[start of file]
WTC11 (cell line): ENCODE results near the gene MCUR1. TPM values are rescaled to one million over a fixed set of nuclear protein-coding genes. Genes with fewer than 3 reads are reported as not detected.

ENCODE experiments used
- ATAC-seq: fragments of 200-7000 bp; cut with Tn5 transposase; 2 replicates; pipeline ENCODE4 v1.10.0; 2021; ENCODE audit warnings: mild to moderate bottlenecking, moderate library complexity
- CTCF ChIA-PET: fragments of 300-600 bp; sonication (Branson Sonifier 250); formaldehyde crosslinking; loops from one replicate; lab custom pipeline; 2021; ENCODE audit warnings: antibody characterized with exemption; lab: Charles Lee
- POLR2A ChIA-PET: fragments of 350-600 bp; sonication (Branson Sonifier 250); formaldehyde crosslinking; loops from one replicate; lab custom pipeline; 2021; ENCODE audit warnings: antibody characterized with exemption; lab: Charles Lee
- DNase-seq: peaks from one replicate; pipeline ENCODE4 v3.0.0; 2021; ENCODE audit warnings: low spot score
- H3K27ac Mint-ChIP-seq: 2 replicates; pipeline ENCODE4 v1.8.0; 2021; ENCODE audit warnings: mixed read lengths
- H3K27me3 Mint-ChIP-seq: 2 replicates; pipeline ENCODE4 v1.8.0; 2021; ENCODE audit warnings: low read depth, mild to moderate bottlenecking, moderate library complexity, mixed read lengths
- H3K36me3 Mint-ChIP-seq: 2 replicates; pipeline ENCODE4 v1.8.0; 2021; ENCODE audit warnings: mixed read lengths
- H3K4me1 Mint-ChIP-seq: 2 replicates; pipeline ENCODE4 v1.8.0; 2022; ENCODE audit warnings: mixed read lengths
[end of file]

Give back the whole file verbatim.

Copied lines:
WTC11 (cell line): ENCODE results near the gene MCUR1. TPM values are rescaled to one million over a fixed set of nuclear protein-coding genes. Genes with fewer than 3 reads are reported as not detected.

ENCODE experiments used
- ATAC-seq: fragments of 200-7000 bp; cut with Tn5 transposase; 2 replicates; pipeline ENCODE4 v1.10.0; 2021; ENCODE audit warnings: mild to moderate bottlenecking, moderate library complexity
- CTCF ChIA-PET: fragments of 300-600 bp; sonication (Branson Sonifier 250); formaldehyde crosslinking; loops from one replicate; lab custom pipeline; 2021; ENCODE audit warnings: antibody characterized with exemption; lab: Charles Lee
- POLR2A ChIA-PET: fragments of 350-600 bp; sonication (Branson Sonifier 250); formaldehyde crosslinking; loops from one replicate; lab custom pipeline; 2021; ENCODE audit warnings: antibody characterized with exemption; lab: Charles Lee
- DNase-seq: peaks from one replicate; pipeline ENCODE4 v3.0.0; 2021; ENCODE audit warnings: low spot score
- H3K27ac Mint-ChIP-seq: 2 replicates; pipeline ENCODE4 v1.8.0; 2021; ENCODE audit warnings: mixed read lengths
- H3K27me3 Mint-ChIP-seq: 2 replicates; pipeline ENCODE4 v1.8.0; 2021; ENCODE audit warnings: low read depth, mild to moderate bottlenecking, moderate library complexity, mixed read lengths
- H3K36me3 Mint-ChIP-seq: 2 replicates; pipeline ENCODE4 v1.8.0; 2021; ENCODE audit warnings: mixed read lengths
- H3K4me1 Mint-ChIP-seq: 2 replicates; pipeline ENCODE4 v1.8.0; 2022; ENCODE audit warnings: mixed read lengths